It is an issue that China's leadership needs to address if it is to continue to generate confidence and the respect it deserves as a world power.
It will be interesting to see what President Xi Jinping has to say on the subject to the wider world when he visits Washington in a few weeks time.
For the Caribbean, what happens in China is of importance for multiple direct and indirect reasons.
In recent years, it has become the source of government support, soft loans, and quasi-government and private-sector investments; sometimes on a massive scale as in the case of the Bahamas, and, in future, Jamaica, Antigua, Suriname, Guyana, Cuba and elsewhere in the region. It has also enabled the region to diversify and rebalance its international relationships, better make its case on key issues such as climate change, and in some cases has enabled certain countries to find new markets for their commodities.
It may also become - as a recent visit by Jamaica's tourism minister, Wykeham McNeill, to China suggested - a new source of visitors.
While there is no suggestion that China's involvement in the region will change significantly as a result of recent developments there, it is clear that the internal economic changes it is undergoing will touch the overall international economic environment in which the region operates, and that Caribbean states will have to adjust.
On September 1, IMF Managing Director Christine Lagarde, speaking in Indonesia mainly about that nation's economic potential, noted three trends that suggest that a gradual process of global economic adjustment is now under way.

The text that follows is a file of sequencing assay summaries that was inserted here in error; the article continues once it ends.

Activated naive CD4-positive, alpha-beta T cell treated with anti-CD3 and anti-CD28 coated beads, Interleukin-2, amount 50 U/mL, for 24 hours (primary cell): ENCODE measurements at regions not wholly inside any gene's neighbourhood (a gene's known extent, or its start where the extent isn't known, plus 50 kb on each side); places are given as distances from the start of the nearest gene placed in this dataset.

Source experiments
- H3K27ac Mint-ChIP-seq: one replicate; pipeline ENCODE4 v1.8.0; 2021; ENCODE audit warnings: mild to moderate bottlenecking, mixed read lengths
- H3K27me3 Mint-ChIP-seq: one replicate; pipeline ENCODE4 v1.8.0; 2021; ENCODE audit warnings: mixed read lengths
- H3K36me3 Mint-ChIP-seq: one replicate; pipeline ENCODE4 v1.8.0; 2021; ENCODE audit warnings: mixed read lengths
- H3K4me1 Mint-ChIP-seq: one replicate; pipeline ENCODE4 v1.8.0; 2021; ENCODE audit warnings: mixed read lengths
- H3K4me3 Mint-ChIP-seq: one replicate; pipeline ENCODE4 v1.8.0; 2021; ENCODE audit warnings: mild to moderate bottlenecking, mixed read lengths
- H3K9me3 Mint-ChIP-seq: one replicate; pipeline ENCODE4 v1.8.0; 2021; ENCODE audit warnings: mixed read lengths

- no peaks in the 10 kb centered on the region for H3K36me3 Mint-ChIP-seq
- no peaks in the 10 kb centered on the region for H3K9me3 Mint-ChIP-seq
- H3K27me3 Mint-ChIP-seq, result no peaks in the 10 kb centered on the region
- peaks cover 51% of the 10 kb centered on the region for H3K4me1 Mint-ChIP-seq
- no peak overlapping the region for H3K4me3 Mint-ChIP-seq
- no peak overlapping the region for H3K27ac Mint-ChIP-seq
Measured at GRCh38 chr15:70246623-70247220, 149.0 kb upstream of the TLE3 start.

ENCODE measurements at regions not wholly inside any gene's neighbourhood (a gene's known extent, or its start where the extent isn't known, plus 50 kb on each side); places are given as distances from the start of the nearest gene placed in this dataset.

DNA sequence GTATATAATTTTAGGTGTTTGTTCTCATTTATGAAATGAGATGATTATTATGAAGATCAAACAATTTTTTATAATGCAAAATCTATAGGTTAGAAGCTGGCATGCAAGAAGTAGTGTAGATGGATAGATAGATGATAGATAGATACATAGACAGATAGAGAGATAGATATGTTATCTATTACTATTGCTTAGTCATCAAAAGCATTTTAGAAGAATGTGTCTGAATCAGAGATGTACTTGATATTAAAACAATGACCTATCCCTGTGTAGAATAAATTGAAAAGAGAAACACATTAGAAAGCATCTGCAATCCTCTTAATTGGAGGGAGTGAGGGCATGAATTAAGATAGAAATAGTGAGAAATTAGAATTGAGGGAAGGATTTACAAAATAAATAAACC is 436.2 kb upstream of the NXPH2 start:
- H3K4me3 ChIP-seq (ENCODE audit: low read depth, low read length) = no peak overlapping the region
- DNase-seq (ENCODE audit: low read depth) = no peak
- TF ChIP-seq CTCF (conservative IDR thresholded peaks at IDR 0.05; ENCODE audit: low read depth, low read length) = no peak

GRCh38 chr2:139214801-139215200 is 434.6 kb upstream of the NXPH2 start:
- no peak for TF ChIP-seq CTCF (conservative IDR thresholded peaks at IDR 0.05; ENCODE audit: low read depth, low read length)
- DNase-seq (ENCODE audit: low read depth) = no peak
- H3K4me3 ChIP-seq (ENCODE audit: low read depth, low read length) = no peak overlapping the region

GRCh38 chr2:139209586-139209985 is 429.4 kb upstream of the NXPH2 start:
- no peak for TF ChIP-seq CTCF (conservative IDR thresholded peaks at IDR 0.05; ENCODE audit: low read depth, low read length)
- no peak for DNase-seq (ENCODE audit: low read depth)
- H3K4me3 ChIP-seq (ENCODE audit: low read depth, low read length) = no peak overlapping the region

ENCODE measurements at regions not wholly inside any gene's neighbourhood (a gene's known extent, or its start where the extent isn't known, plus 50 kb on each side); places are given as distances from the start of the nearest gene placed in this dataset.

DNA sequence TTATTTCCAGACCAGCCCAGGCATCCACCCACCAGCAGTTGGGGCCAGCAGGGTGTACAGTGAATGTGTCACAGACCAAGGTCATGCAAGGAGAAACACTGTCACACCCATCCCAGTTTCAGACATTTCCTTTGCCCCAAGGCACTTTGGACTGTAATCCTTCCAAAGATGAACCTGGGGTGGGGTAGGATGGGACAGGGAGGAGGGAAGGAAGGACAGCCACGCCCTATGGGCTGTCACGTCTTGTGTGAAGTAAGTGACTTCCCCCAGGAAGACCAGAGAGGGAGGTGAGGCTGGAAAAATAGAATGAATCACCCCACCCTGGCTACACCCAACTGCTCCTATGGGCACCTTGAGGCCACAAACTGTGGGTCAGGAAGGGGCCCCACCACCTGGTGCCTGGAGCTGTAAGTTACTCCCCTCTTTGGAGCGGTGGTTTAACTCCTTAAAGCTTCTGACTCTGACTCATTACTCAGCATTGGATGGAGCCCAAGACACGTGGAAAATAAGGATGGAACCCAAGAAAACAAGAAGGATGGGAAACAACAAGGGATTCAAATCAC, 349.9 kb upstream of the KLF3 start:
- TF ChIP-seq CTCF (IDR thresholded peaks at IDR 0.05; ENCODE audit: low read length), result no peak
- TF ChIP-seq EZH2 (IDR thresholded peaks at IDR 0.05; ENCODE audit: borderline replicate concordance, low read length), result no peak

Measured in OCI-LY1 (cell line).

On China, she observed that the country's economy was adapting to a new growth model. "Growth was slowing," she said, "but not sharply, and not unexpectedly."
While noting that the country's transition to a more market-based economy would be complex, Ms Lagarde encouraged confidence, saying that the authorities in Beijing had the policy tools and financial buffers to manage this transition. She, however, warned that other emerging economies needed to be vigilant to handle potential spillovers from China's slowdown and the consequent tightening of global financial conditions.
The IMF head noted, too, that as commodity prices come off their peak - a decline that she said was "projected to persist" - external demand for goods is likely to be weaker for some time to come.
She also observed a third trend that could pose a risk for emerging economies: that as recovery strengthened in the United States, and the prospects of interest rate increases advanced, there was the possibility of others having to address weaker capital flows, higher interest rates, and financial volatility.
Although her words were directed towards Indonesia and large emerging economies, they should also have resonance in the Caribbean.
Ms Lagarde's remarks indicate that growth in the global economy is now likely to slow, including in advanced economies such as Brazil and South Africa that with others have powered global recovery since the financial crisis of 2007-08. This, when taken with falling commodity prices and higher interest rates in the US, suggests that the period of austerity and fiscal adjustment that the Caribbean has been undergoing may be far from over.
n David Jessop is a consultant to the Caribbean Council.